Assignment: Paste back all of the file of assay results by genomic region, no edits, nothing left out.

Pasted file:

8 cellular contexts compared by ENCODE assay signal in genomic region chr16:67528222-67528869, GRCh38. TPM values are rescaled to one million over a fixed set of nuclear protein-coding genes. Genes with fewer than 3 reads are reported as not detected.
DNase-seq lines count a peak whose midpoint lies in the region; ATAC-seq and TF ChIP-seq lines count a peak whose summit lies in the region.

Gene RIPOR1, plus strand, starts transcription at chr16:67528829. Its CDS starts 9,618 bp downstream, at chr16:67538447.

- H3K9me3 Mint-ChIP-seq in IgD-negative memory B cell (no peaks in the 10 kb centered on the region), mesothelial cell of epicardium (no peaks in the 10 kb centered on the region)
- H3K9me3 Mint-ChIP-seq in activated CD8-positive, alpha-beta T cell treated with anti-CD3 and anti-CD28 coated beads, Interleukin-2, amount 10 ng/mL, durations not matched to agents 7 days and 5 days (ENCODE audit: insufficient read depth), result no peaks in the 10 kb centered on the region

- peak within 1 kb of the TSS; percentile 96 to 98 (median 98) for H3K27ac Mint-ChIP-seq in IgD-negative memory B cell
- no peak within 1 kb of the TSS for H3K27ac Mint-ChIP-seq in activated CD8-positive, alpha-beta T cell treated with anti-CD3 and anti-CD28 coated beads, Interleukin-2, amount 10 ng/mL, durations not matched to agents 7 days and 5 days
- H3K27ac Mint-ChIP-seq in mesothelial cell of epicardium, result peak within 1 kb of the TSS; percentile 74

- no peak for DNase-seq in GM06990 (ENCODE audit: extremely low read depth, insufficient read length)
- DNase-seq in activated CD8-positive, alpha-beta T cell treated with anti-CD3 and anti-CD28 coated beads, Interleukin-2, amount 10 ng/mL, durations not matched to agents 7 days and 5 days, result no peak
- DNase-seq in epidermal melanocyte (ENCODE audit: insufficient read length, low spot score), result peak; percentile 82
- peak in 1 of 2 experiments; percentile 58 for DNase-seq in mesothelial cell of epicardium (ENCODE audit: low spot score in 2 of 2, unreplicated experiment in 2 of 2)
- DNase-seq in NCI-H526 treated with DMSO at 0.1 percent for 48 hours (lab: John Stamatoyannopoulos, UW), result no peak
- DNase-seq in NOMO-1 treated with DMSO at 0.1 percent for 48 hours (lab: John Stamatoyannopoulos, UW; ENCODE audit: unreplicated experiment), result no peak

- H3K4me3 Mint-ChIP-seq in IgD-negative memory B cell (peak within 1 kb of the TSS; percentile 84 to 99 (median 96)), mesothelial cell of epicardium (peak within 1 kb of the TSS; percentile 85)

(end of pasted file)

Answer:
8 cellular contexts compared by ENCODE assay signal in genomic region chr16:67528222-67528869, GRCh38. TPM values are rescaled to one million over a fixed set of nuclear protein-coding genes. Genes with fewer than 3 reads are reported as not detected.
DNase-seq lines count a peak whose midpoint lies in the region; ATAC-seq and TF ChIP-seq lines count a peak whose summit lies in the region.

Gene RIPOR1, plus strand, starts transcription at chr16:67528829. Its CDS starts 9,618 bp downstream, at chr16:67538447.

- H3K9me3 Mint-ChIP-seq in IgD-negative memory B cell (no peaks in the 10 kb centered on the region), mesothelial cell of epicardium (no peaks in the 10 kb centered on the region)
- H3K9me3 Mint-ChIP-seq in activated CD8-positive, alpha-beta T cell treated with anti-CD3 and anti-CD28 coated beads, Interleukin-2, amount 10 ng/mL, durations not matched to agents 7 days and 5 days (ENCODE audit: insufficient read depth), result no peaks in the 10 kb centered on the region

- peak within 1 kb of the TSS; percentile 96 to 98 (median 98) for H3K27ac Mint-ChIP-seq in IgD-negative memory B cell
- no peak within 1 kb of the TSS for H3K27ac Mint-ChIP-seq in activated CD8-positive, alpha-beta T cell treated with anti-CD3 and anti-CD28 coated beads, Interleukin-2, amount 10 ng/mL, durations not matched to agents 7 days and 5 days
- H3K27ac Mint-ChIP-seq in mesothelial cell of epicardium, result peak within 1 kb of the TSS; percentile 74

- no peak for DNase-seq in GM06990 (ENCODE audit: extremely low read depth, insufficient read length)
- DNase-seq in activated CD8-positive, alpha-beta T cell treated with anti-CD3 and anti-CD28 coated beads, Interleukin-2, amount 10 ng/mL, durations not matched to agents 7 days and 5 days, result no peak
- DNase-seq in epidermal melanocyte (ENCODE audit: insufficient read length, low spot score), result peak; percentile 82
- peak in 1 of 2 experiments; percentile 58 for DNase-seq in mesothelial cell of epicardium (ENCODE audit: low spot score in 2 of 2, unreplicated experiment in 2 of 2)
- DNase-seq in NCI-H526 treated with DMSO at 0.1 percent for 48 hours (lab: John Stamatoyannopoulos, UW), result no peak
- DNase-seq in NOMO-1 treated with DMSO at 0.1 percent for 48 hours (lab: John Stamatoyannopoulos, UW; ENCODE audit: unreplicated experiment), result no peak

- H3K4me3 Mint-ChIP-seq in IgD-negative memory B cell (peak within 1 kb of the TSS; percentile 84 to 99 (median 96)), mesothelial cell of epicardium (peak within 1 kb of the TSS; percentile 85)